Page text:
It’s No Time to Give Up

Vice presidential nominee Tim Kaine spoke at Tufts about the need to stay involved and fight for the issues that matter
Tim Kaine at Tufts
“You can be firm in your position, and not have malice toward those who don’t agree with you,” said Tim Kaine at Tufts. “That’s a difficult tightrope to walk, [but] that’s what I think we have to do.” Photo: Alonso Nichols
January 24, 2017

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For Democratic vice presidential nominee Sen. Tim Kaine (D-Va.), failure is a powerful motivator.

Losing the presidential election was “bitterly disappointing,” he said. “I was a civil rights lawyer for 17 years, and the things I worked for my whole life are now at risk, but I have not lost hope,” said Kaine, speaking to a capacity crowd at Tufts on Jan. 23 as part of the Tisch College Distinguished Speaker Series.

“Our history is that we make advances, and then often those advances get a backlash—[but] the backlash never goes all the way back,” he said. “We can keep pushing, because we are going to make things better. Look, the activity over the weekend—the march in Washington—that is a tribute to the strength of our democracy.”

Tufts students, he said, are fortunate that the university offers ample opportunities for civic engagement. He urged each of them in the audience to “put yourself out on a limb for the issues you most care about. . . . Put yourself into that space with a grassroots advocacy organization and find a connection between that and the political process.”

Kaine’s faith in the democratic system—and his recognition of the need to balance advocacy with patience and often compromise—is rooted in his Midwestern upbringing. He grew up in Kansas City, Missouri, and credits public schools and a Jesuit high school there with fueling his interest in serving others. While at Harvard Law School, he took a year off to work alongside Jesuit missionaries in Honduras. “I just had a still, small voice in me that said I should try to do something for others,” he said, “but also learn what I wanted to do.”

After law school, he settled in Richmond, Virginia, working as a civil rights lawyer specializing in fair housing law. Then he decided to run for city council. He went on to serve as Richmond’s mayor and then the state’s lieutenant governor and governor.

Watch a video of Tim Kaine speaking at Tufts.

At Tufts, Kaine responded to wide-ranging questions about foreign policy, religion, the future of the Democratic Party, and music—he played the harmonica on the campaign trail—from students and event moderator Alan Solomont, A70, A08P, the Pierre and Pamela Omidyar Dean of Tisch College.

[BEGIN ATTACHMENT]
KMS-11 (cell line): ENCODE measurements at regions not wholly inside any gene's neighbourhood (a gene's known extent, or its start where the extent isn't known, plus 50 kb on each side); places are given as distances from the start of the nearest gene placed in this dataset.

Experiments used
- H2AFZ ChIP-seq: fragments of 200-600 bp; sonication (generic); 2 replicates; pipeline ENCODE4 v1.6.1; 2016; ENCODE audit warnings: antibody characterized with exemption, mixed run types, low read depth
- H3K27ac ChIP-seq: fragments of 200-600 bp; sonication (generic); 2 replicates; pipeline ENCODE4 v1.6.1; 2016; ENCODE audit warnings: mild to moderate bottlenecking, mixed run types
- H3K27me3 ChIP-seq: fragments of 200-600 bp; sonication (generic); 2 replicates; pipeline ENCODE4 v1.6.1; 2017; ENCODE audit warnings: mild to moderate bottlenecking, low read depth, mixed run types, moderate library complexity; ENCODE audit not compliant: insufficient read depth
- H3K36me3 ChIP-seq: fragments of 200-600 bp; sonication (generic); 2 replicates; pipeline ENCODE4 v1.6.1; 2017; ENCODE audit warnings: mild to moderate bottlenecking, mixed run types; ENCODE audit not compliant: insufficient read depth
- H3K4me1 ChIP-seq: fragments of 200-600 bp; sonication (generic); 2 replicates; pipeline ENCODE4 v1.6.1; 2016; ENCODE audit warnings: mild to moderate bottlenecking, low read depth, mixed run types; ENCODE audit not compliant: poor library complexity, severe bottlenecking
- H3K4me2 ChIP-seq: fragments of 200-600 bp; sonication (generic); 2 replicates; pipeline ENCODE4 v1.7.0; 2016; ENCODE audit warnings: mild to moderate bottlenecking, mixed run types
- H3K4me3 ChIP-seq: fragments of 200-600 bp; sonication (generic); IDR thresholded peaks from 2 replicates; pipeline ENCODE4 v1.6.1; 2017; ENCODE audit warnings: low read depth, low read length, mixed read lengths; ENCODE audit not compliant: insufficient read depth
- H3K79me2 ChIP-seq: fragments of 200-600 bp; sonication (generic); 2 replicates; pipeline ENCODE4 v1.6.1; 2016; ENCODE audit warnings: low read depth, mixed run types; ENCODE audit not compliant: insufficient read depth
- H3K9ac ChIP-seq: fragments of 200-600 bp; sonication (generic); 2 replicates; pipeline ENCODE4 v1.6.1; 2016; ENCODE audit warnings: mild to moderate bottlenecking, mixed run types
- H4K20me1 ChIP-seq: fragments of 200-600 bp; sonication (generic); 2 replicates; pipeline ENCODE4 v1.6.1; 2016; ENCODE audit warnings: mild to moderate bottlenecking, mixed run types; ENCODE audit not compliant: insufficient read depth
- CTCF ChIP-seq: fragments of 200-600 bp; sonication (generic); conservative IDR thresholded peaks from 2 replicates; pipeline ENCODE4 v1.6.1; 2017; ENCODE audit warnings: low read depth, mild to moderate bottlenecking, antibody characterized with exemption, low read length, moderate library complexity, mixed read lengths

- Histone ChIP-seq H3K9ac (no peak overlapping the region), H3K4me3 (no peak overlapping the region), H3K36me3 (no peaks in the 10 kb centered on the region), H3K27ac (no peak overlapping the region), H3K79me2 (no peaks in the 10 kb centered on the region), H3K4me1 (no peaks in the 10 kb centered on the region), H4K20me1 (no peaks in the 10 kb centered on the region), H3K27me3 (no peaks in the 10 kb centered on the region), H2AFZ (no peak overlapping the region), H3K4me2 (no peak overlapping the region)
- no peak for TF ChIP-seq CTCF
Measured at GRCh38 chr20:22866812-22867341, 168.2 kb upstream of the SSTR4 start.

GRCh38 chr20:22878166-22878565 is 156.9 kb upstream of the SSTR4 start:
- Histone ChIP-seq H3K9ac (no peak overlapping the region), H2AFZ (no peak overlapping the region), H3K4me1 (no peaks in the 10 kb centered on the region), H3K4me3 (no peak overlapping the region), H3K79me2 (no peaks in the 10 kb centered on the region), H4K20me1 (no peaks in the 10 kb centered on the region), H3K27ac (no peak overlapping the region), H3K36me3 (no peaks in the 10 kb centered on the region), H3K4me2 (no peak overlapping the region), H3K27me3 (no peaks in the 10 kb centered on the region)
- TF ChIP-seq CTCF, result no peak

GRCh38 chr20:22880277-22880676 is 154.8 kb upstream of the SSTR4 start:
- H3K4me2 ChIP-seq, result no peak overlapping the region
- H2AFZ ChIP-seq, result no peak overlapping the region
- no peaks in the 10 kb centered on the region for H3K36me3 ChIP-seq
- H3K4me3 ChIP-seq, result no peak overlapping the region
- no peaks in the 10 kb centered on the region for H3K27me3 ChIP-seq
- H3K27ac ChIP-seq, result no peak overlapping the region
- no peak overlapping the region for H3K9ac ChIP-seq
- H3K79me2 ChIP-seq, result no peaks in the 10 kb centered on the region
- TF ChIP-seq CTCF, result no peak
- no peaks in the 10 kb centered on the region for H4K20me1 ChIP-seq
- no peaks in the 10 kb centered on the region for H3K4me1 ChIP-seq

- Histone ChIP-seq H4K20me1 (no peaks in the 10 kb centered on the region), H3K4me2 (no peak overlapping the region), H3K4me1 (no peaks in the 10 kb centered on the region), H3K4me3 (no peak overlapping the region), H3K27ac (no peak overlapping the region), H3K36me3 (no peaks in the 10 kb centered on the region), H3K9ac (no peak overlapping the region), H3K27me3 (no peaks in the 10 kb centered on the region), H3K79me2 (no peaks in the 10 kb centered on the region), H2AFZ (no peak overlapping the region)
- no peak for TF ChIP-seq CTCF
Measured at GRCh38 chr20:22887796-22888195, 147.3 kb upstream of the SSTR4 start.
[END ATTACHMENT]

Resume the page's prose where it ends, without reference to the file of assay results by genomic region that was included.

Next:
Asked about his experience as Hillary Clinton’s running mate, he was good-humored. “It was a wild and surreal ride, and all but the last two hours were great,” Kaine said, drawing a laugh. “I used to say I was undefeated in elections. Now I say I was undefeated in the popular vote,” he said as the largely student audience erupted in applause.

Differences of Opinion

As for what Congress can do to unite a country deeply divided by party loyalties, Kaine called for more civil rhetoric.

“One of the worst parts about the campaign was that it . . . led a lot of people to question whether there were norms anymore” about how people talk to and about each other, he said. “We almost don’t allow for reasonable differences of opinion these days.”

He called Abraham Lincoln’s second inaugural speech the “best speech in the English language” and one that should serve as inspiration for contemporary political discourse. “If anyone could have given a triumphant speech, it was Abraham Lincoln in March 1865,” Kaine said. “But it was a very reflective, spiritual speech,” he said, specifically Lincoln’s closing words that urged the nation to strive to heal so that all might achieve a “lasting peace.” The final paragraph of that speech, he said, begins with these words: “With malice toward none; with charity for all . . .”

Lincoln’s words are profoundly relevant today, said Kaine. “You can be firm in your position and not have malice toward those who don’t agree with you. That’s a difficult tightrope to walk, [but] that’s what I think we have to do.”

He also called for a new, comprehensive national security strategy, noting that the United States hasn’t had a global strategy since the Soviet Union collapsed. “Let’s take on the role not of being the world’s sole superpower,” he said. “Let’s try to be exemplary of democracy as a democratic role model—and there are things that don’t make us exemplary right now. . . . But I think the role we should play in the world is to be an exemplary democracy”—to be powerful “not by force, but by example.”

When a student asked about the future goals of the Democratic Party, Kaine responded that while the party is “remarkably unified” around social issues and tends to root for the underdog, its economic message is “muddy.” He notes that people want the rungs on the economic ladder more clearly defined so they can see themselves advancing.

He ended on an optimistic note, drawing on the story of the Good Samaritan, which he told often on the campaign trail. “Why do people walk on by and not help?” Kaine said. “In the story, the Samaritan is the despised minority who has someplace to go, too,” but he stops to help. “I believe that expresses something about the Democratic Party,” he said, describing it as a message that can be reclaimed.

“All you need is the instinct to say, I’m not going to walk on by. I’m going to go over, and then I’m going to figure out what I can do.”

Laura Ferguson can be reached at laura.ferguson@tufts.edu.

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